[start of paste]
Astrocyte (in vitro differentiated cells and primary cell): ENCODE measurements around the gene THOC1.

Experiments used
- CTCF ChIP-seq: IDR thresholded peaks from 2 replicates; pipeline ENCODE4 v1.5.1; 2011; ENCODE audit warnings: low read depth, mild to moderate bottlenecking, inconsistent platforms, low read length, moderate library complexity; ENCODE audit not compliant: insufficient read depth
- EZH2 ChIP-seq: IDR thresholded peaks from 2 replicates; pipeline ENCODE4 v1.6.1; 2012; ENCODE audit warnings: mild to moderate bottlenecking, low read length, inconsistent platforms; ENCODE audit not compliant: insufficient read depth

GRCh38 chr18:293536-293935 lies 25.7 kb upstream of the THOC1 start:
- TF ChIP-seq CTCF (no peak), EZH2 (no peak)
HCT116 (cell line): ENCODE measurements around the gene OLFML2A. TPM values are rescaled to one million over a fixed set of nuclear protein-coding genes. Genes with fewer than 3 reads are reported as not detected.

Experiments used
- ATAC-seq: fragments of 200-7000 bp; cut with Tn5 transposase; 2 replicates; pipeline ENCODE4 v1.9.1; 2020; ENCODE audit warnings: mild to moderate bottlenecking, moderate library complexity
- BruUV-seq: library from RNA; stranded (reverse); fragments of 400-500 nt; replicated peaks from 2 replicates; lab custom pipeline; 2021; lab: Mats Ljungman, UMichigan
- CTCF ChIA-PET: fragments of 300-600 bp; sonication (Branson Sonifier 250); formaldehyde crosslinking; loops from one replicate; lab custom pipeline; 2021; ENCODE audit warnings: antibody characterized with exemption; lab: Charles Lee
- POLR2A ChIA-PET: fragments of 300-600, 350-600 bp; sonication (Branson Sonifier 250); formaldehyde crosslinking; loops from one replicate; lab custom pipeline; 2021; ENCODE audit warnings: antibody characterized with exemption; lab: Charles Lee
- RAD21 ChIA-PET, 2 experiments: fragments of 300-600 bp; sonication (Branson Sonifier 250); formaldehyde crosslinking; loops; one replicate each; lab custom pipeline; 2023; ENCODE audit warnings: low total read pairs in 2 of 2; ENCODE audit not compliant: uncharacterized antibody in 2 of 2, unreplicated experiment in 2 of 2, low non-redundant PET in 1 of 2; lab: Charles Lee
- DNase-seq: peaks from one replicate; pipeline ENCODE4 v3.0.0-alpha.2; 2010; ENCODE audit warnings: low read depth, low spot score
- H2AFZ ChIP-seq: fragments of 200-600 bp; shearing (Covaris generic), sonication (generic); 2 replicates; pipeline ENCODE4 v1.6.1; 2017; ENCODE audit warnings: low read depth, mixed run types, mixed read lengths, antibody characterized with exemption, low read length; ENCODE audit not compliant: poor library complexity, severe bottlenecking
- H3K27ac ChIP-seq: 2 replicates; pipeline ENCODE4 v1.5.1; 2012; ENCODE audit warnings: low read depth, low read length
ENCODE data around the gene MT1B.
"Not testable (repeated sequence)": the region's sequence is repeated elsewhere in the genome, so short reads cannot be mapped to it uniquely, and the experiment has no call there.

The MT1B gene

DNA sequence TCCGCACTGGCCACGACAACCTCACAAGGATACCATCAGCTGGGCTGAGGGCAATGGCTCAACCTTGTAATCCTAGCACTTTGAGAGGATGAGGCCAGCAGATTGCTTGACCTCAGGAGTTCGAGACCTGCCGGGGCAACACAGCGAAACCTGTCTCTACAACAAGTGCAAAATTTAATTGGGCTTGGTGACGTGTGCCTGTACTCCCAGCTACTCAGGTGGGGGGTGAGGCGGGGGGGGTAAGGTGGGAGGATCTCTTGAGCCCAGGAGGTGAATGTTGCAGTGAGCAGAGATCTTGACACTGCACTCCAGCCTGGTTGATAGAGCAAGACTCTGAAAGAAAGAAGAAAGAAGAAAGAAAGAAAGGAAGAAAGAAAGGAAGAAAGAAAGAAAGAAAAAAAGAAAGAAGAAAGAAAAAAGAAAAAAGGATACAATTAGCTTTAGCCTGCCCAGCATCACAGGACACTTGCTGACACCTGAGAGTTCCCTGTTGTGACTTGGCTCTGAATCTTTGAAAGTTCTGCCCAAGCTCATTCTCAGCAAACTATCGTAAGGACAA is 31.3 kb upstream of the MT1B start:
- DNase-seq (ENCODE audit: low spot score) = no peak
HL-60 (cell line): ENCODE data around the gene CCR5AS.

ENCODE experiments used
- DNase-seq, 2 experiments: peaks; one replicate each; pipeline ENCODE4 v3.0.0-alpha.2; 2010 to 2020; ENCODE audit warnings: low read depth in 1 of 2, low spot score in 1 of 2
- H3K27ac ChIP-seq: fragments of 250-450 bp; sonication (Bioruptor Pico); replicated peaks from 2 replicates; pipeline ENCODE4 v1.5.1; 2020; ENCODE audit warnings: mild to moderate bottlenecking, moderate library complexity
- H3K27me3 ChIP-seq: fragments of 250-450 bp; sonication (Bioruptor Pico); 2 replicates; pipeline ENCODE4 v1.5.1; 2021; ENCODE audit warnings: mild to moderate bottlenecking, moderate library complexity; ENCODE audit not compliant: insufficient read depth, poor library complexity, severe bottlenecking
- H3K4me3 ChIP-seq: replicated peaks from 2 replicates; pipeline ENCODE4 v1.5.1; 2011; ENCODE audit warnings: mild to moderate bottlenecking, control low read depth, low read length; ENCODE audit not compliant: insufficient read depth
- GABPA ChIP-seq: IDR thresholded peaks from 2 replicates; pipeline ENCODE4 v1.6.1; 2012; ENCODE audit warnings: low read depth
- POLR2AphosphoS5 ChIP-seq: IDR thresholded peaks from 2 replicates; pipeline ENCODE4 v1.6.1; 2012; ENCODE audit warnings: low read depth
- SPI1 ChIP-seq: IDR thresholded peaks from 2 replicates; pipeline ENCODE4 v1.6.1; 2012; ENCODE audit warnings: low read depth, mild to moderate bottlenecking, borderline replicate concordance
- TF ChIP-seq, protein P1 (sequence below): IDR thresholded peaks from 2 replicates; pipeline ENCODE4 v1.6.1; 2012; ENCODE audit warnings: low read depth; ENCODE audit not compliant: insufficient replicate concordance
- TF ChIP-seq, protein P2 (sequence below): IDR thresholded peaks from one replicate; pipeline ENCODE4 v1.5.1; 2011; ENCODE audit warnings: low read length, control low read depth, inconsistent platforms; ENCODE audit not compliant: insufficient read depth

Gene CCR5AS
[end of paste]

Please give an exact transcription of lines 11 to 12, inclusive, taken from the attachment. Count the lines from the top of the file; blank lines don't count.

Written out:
- CTCF ChIA-PET: fragments of 300-600 bp; sonication (Branson Sonifier 250); formaldehyde crosslinking; loops from one replicate; lab custom pipeline; 2021; ENCODE audit warnings: antibody characterized with exemption; lab: Charles Lee
- POLR2A ChIA-PET: fragments of 300-600, 350-600 bp; sonication (Branson Sonifier 250); formaldehyde crosslinking; loops from one replicate; lab custom pipeline; 2021; ENCODE audit warnings: antibody characterized with exemption; lab: Charles Lee